8. Solution Treatment Effect on Tensile, Impact and Fracture Behaviour of Trace Zr Added Al-12Si-1Mg-1Cu Piston Alloy

    NASA Astrophysics Data System (ADS)

    Kaiser, Md. Salim

    2018-04-01

    The effects of T6 solution treatment on tensile, impact and fracture properties of cast Al-12Si-1Mg-1Cu piston alloys with trace of zirconium were investigated. Cast alloys were given precipitation strengthening treatment having a sequence of homogenizing, solutionizing, quenching and ageing. Both cast and solutionized samples are isochronally aged for 90 min at different temperatures up to 300 °C. Tensile and impact properties of the differently processed alloys have been studied to understand the precipitation strengthening of the alloys. Fractograpy of the alloys were observed to understand the mode of fracture. It is observed that the improvement in tensile properties in the aged alloys through heat treatment is mainly attributed to the formation of the Al2Cu and Mg2Si precipitates within the Al matrix. Solution treatment improves the tensile strength for the reason that during solution treatment some alloying elements are re-dissolved to produce a solute-rich solid solution. Impact energy decreases with ageing temperature due to formation of GP zones, β' and β precipitates. The fractography shows large and small dimple structure and broken or cracked primary Si, particles. Microstructure study of alloys revealed that the solution treatment improved distribution of silicon grains. The addition of Zr produces an improvement in the tensile properties as a result of its grain refining action and grain coarsening resistance in the matrix at a higher temperature.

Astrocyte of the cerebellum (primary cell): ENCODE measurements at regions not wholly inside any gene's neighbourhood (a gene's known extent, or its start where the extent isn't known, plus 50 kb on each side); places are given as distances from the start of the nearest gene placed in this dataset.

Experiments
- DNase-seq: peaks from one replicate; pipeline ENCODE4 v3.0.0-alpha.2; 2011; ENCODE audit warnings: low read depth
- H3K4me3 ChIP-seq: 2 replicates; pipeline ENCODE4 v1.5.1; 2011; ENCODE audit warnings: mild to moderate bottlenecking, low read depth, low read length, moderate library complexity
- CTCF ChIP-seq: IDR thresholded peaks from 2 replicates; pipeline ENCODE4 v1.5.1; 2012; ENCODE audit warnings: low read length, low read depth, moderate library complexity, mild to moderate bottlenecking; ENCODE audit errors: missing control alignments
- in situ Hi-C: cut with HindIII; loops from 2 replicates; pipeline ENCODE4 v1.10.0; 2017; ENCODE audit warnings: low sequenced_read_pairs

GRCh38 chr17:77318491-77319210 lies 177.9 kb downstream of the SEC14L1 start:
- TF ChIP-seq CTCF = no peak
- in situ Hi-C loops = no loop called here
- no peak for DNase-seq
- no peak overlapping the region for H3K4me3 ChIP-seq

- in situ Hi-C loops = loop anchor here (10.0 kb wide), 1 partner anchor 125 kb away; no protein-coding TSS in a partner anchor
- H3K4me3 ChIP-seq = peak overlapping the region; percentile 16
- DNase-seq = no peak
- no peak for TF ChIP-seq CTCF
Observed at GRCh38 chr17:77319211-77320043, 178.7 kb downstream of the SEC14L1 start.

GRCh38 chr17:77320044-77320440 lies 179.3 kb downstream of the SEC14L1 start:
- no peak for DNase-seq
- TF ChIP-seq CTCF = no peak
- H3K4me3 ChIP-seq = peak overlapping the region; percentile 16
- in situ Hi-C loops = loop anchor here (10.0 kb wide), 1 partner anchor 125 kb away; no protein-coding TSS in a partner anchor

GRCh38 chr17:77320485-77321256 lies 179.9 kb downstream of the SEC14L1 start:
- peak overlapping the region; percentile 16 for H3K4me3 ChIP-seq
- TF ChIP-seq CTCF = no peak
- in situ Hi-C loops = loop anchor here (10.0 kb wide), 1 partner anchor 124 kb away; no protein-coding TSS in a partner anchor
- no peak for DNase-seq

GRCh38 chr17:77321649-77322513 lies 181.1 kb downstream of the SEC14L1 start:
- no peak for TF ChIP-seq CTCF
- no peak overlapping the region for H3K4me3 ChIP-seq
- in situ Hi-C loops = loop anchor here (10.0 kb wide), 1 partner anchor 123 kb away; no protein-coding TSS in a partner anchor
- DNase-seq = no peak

9. Advanced Cast Aluminum Alloys

    DTIC Science & Technology

    2009-02-01

    This production route has demonstrated that aluminum alloys with yield strengths in excess of 690 MPa with good elongation (reportedly 8%) are...series of aluminum alloys have poor-to-fair general corrosion resistance and poor-to-good stress corrosion cracking resistance. Wrought 2519...aluminum alloy has good strength, good ballistic performance, good stress corrosion cracking resistance but only fair general corrosion resistance

  10. Low activation ferritic alloys